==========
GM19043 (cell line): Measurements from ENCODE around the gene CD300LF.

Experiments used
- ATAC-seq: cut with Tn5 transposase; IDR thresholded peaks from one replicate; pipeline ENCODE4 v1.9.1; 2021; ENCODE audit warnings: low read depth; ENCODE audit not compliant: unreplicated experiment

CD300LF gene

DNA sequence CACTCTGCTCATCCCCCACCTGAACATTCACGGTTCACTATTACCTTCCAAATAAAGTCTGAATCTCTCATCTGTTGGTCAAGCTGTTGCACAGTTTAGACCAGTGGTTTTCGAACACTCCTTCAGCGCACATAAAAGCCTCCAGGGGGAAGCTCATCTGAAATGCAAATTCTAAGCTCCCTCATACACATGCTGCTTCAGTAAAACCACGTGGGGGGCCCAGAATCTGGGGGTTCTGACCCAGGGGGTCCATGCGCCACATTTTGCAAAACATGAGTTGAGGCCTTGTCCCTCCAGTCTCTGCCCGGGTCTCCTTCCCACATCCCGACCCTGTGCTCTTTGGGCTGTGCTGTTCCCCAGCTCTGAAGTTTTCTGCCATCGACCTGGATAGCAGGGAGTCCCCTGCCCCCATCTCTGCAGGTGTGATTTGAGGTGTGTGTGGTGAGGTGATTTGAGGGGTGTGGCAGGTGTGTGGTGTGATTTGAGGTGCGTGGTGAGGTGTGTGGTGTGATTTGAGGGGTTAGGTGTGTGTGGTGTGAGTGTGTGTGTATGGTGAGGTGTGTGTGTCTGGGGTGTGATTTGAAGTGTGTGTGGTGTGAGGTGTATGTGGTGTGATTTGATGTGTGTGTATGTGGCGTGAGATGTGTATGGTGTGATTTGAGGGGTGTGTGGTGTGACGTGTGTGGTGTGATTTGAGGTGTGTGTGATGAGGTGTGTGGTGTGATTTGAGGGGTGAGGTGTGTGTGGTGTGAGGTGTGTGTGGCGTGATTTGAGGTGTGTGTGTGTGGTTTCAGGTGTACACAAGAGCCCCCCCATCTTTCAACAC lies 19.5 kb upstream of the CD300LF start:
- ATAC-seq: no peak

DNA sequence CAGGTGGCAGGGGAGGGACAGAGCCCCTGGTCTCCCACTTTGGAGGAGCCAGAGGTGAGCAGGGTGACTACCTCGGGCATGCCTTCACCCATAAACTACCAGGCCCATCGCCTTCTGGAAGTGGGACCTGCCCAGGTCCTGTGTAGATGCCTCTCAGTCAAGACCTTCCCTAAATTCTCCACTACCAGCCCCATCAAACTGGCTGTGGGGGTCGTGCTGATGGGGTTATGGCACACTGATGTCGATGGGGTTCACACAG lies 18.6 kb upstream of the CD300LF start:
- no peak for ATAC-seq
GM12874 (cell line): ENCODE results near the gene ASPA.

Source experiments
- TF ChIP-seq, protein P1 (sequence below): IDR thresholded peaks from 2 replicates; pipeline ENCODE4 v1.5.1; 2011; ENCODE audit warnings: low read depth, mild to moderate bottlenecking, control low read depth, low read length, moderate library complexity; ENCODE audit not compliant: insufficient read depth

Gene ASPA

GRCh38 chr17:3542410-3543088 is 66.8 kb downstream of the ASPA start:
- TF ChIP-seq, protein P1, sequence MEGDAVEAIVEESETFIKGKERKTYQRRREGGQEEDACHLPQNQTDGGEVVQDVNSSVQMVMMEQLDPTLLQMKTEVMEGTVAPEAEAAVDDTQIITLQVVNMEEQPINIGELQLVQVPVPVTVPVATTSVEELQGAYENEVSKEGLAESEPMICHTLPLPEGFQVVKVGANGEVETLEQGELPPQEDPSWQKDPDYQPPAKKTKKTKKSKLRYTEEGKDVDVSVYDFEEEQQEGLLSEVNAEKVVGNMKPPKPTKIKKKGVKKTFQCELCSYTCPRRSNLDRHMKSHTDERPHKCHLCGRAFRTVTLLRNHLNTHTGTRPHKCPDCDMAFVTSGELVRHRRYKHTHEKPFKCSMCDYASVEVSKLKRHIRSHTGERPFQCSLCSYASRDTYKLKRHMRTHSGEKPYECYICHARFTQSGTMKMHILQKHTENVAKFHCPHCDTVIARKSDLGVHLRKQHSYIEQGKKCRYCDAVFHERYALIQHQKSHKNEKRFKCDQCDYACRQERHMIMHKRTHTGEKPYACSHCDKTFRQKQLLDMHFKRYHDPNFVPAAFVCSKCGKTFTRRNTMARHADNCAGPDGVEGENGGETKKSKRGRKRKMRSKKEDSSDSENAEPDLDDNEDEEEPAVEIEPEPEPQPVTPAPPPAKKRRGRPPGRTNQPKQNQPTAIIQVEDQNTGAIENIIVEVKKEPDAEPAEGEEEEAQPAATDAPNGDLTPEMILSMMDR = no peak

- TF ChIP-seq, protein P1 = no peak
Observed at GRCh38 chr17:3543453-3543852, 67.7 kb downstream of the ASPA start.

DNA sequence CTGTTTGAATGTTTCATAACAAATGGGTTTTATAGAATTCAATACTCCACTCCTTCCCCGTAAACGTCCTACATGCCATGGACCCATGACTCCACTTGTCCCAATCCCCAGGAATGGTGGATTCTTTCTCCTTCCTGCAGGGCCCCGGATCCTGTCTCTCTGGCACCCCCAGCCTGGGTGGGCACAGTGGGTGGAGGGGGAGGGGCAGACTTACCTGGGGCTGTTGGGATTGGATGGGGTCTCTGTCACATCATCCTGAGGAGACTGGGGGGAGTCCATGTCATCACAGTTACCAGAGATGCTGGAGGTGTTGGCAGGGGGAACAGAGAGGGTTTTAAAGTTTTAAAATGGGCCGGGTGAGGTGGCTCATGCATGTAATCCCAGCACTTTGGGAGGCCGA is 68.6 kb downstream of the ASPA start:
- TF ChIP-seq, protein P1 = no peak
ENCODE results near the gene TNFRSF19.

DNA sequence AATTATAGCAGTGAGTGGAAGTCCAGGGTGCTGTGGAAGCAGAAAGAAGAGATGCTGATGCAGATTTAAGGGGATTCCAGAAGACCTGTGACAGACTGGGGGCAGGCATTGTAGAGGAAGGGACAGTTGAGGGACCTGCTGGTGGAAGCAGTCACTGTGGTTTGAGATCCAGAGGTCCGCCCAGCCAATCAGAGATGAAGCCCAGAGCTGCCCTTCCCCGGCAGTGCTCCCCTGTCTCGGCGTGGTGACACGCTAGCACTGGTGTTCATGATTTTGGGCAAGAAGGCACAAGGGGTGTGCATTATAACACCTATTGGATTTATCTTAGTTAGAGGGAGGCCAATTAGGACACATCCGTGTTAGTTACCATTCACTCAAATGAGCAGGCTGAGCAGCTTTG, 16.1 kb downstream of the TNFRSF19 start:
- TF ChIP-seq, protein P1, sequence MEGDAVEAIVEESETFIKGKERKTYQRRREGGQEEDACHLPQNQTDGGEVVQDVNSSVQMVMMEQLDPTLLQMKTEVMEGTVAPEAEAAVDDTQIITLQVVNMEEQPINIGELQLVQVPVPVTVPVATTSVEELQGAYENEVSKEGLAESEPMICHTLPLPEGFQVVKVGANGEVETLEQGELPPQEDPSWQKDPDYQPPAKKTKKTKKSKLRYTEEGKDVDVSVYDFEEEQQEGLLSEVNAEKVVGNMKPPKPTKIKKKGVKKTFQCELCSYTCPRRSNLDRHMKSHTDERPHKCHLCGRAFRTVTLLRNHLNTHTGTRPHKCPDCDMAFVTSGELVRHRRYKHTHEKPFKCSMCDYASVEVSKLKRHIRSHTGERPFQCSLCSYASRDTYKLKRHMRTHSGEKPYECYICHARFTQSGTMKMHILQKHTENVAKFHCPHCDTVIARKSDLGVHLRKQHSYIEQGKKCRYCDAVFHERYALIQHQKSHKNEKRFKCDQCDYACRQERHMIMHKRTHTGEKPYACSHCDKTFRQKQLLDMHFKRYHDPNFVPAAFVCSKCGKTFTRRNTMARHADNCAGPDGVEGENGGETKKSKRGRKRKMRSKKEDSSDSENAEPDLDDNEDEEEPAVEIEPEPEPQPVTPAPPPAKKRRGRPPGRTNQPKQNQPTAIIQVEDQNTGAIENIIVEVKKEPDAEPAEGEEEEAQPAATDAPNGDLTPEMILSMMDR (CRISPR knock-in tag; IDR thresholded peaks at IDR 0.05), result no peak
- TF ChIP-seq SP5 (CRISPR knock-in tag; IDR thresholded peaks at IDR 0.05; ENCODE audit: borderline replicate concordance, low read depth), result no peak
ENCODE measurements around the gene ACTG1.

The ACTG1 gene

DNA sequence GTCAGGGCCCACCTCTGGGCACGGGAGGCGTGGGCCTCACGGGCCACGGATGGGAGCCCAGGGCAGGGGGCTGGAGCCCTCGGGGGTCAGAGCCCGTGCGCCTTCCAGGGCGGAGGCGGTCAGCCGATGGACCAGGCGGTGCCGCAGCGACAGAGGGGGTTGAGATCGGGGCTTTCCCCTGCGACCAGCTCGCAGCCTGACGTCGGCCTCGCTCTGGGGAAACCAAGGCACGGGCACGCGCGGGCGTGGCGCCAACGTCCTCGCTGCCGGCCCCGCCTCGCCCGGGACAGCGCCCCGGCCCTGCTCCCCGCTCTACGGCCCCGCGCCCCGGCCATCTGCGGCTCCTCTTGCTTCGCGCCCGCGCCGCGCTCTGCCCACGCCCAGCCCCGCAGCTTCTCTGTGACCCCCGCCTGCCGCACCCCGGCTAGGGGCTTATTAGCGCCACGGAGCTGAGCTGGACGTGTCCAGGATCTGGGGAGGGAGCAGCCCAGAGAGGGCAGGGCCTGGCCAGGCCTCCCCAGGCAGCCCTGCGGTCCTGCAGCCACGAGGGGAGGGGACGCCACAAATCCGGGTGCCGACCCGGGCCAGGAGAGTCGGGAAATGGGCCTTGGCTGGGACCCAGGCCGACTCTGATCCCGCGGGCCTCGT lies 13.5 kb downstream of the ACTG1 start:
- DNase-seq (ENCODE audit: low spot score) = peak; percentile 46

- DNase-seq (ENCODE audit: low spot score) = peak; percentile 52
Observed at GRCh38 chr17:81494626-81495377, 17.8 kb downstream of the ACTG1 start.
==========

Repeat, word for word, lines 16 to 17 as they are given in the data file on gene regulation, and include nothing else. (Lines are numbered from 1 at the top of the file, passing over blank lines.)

Observed at GRCh38 chr17:3543453-3543852, 67.7 kb downstream of the ASPA start.

DNA sequence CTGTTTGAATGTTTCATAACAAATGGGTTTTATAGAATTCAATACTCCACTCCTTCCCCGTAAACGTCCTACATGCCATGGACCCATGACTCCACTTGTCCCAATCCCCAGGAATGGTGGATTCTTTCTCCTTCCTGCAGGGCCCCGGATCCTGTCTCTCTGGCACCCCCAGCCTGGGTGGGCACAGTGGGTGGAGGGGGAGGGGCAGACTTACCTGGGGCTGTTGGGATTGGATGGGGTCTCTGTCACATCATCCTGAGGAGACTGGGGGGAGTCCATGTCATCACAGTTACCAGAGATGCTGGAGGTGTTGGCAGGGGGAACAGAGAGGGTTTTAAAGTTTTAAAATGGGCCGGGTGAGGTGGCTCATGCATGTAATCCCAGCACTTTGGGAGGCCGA is 68.6 kb downstream of the ASPA start: